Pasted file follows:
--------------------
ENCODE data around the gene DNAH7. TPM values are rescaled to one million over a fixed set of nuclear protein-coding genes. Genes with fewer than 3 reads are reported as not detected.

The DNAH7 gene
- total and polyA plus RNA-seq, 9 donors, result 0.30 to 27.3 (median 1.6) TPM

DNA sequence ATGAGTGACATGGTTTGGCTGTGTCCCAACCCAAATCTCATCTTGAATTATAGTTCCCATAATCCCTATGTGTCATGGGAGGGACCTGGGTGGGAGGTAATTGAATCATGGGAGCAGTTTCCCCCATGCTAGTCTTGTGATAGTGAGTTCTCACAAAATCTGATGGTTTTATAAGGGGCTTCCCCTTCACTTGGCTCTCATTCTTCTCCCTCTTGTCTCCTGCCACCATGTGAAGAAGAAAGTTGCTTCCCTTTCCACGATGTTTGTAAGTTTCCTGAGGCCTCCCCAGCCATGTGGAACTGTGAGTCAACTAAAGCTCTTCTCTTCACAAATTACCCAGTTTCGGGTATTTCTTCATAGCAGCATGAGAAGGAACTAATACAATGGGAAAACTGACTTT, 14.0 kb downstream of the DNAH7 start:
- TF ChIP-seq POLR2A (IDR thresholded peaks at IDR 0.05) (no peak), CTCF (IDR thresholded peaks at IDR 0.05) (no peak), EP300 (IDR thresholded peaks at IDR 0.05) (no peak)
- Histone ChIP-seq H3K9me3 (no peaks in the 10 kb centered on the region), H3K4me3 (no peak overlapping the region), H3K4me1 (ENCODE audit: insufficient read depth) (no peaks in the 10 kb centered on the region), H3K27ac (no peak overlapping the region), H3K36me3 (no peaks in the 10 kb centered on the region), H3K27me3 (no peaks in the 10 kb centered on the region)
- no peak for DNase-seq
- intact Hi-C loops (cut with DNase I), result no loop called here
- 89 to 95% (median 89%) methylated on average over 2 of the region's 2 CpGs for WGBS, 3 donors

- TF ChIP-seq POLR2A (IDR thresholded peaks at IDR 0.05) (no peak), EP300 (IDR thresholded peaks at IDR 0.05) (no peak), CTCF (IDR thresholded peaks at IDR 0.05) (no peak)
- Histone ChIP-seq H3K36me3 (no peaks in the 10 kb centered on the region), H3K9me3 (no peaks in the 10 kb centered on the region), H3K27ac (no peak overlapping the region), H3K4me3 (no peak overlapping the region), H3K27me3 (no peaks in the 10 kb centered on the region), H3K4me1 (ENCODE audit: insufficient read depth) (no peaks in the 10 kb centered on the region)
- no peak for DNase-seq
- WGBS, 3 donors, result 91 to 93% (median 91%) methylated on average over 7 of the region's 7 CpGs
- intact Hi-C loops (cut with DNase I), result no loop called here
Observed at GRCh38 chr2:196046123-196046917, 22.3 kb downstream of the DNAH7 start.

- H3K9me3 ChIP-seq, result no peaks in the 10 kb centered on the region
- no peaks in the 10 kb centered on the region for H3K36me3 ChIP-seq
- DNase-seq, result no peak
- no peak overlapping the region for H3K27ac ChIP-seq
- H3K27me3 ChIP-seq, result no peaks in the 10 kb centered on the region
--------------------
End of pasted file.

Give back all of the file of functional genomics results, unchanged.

ENCODE data around the gene DNAH7. TPM values are rescaled to one million over a fixed set of nuclear protein-coding genes. Genes with fewer than 3 reads are reported as not detected.

The DNAH7 gene
- total and polyA plus RNA-seq, 9 donors, result 0.30 to 27.3 (median 1.6) TPM

DNA sequence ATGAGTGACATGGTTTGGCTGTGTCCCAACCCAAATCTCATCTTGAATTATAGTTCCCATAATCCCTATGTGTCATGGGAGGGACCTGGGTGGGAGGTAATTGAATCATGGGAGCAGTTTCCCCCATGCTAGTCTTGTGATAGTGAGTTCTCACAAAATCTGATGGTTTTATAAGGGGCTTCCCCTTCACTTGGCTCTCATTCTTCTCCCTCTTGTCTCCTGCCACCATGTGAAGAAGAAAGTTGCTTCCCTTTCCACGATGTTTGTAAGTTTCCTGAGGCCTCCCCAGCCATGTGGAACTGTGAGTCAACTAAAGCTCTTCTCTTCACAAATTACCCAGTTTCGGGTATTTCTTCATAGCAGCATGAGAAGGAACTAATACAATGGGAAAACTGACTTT, 14.0 kb downstream of the DNAH7 start:
- TF ChIP-seq POLR2A (IDR thresholded peaks at IDR 0.05) (no peak), CTCF (IDR thresholded peaks at IDR 0.05) (no peak), EP300 (IDR thresholded peaks at IDR 0.05) (no peak)
- Histone ChIP-seq H3K9me3 (no peaks in the 10 kb centered on the region), H3K4me3 (no peak overlapping the region), H3K4me1 (ENCODE audit: insufficient read depth) (no peaks in the 10 kb centered on the region), H3K27ac (no peak overlapping the region), H3K36me3 (no peaks in the 10 kb centered on the region), H3K27me3 (no peaks in the 10 kb centered on the region)
- no peak for DNase-seq
- intact Hi-C loops (cut with DNase I), result no loop called here
- 89 to 95% (median 89%) methylated on average over 2 of the region's 2 CpGs for WGBS, 3 donors

- TF ChIP-seq POLR2A (IDR thresholded peaks at IDR 0.05) (no peak), EP300 (IDR thresholded peaks at IDR 0.05) (no peak), CTCF (IDR thresholded peaks at IDR 0.05) (no peak)
- Histone ChIP-seq H3K36me3 (no peaks in the 10 kb centered on the region), H3K9me3 (no peaks in the 10 kb centered on the region), H3K27ac (no peak overlapping the region), H3K4me3 (no peak overlapping the region), H3K27me3 (no peaks in the 10 kb centered on the region), H3K4me1 (ENCODE audit: insufficient read depth) (no peaks in the 10 kb centered on the region)
- no peak for DNase-seq
- WGBS, 3 donors, result 91 to 93% (median 91%) methylated on average over 7 of the region's 7 CpGs
- intact Hi-C loops (cut with DNase I), result no loop called here
Observed at GRCh38 chr2:196046123-196046917, 22.3 kb downstream of the DNAH7 start.

- H3K9me3 ChIP-seq, result no peaks in the 10 kb centered on the region
- no peaks in the 10 kb centered on the region for H3K36me3 ChIP-seq
- DNase-seq, result no peak
- no peak overlapping the region for H3K27ac ChIP-seq
- H3K27me3 ChIP-seq, result no peaks in the 10 kb centered on the region